Physical Products vs. Cash – Which Makes the Best Reward?

Posted by Lauren Worthy

When it comes to the set up and implementation of a rewards or loyalty program, a fundamental element of the process will address the rewards themselves and the form they should take. This generally comes down to two options – tangible rewards or cash.

To make the decision that best suits your business you need to consider how each would fit your campaign or project. Our agency’s approach is to identify the best-fit solution for each individual company, although in our experience tangible rewards are nearly always the preferred option.

Physical Products

These take the form of various products or services. It might be an electronic device or one-day getaway, a gift card or even a gym membership, which all have a monetary value that the recipient will perceive.

Of course, the value doesn’t have to be financial, not all individuals would associate a bottle of expensive champagne with a financial cost. For some, the value is the feeling or emotional reaction to being rewarded. With this in mind, it is important that the reward offered is in-line with the amount of work and achievement of your employee. Otherwise the reward could be perceived as meaningless.

Why choose tangible rewards?

The perceived value of rewards is crucial, as a more inexpensive item could appear to be costly or generate an emotional response and therefore be considered valuable. It’s all about the impact that a reward has and a careful selection process can make budgets stretch much further.

In addition, if a physical item is offered as a goal to work towards then employee engagement can see dramatic improvements. Employees with a fixed objective and clear direction tend to be much more engaged and driven to succeed. And on top of all this, tangible rewards allow much greater flexibility.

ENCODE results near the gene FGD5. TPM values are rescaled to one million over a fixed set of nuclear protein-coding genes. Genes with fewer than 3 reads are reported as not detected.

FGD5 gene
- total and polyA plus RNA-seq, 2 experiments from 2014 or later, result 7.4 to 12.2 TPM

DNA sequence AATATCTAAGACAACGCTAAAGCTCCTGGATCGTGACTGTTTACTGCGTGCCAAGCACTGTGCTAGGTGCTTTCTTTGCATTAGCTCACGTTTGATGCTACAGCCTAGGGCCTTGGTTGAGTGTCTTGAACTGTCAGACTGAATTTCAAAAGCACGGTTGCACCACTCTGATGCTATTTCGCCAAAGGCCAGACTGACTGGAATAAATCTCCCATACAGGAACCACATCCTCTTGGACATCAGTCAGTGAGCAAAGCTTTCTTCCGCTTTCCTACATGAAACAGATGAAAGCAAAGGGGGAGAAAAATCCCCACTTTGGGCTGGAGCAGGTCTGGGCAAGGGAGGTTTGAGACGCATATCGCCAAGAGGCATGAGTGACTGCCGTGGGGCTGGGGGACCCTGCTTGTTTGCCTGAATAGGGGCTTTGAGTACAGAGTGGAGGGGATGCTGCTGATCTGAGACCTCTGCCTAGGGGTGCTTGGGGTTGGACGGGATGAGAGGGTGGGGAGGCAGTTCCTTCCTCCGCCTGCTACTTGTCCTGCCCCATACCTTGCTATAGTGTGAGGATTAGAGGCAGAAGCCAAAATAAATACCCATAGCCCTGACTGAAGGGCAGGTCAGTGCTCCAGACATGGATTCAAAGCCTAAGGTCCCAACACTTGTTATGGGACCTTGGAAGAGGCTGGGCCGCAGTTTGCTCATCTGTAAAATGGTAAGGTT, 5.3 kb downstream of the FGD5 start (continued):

It provides a choice, so you could offer a wide range of rewards so be sure that you’ve addressed everyone’s taste, or if you really know your employees then you could select a more customized set of products that really deliver a reward that they will truly appreciate.

Cash Bonuses

Cash rewards still have their place within staff recognition strategies, particularly in tougher times when people are more strapped financially. Cash is an ideal prize for a ‘quick win’ scenario. This might be done to immediately acknowledge individual moments of excellence rather than waiting for a scheduled reward within an ongoing scheme.

Cash does allow the recipient absolute flexibility when it comes to spending their prize, but a significant drawback is that it will be quickly forgotten about, so it doesn’t have the same positive impact as a tangible reward and isn’t well-suited to an ongoing recognition program.

Employee Engagement

When deciding what is best for your business, it’s important to start with why you are choosing to reward your staff.  If your objective is fast results over a short time period, then cash will get attention and generate short-term engagement. The key drawback to this approach is that the engagement will not last, so the financial value of rewards is more relevant in this instance to gain maximum return.

If cash isn’t quite right then you could choose the gift card option, which means they can choose their own products without the money simply disappearing into a bank account and getting lost in day-to-day expenditure.

For the long haul though, tangible rewards offer the best option to optimize employee engagement on an ongoing basis. There are many options available that can be aligned with staff and internal processes. If employees can win a reward simply by doing their job and doing it well, then they will naturally strive to win it.

In summary, there are four key points to address when choosing rewards:

  1. Why am I rewarding?
  2. Who am I rewarding?
  3. What is the timescale?
  4. What is mybudget?

These simple guidelines will allow you to identify your audience, establish why you should be rewarding them and how much you can afford to spend on doing so.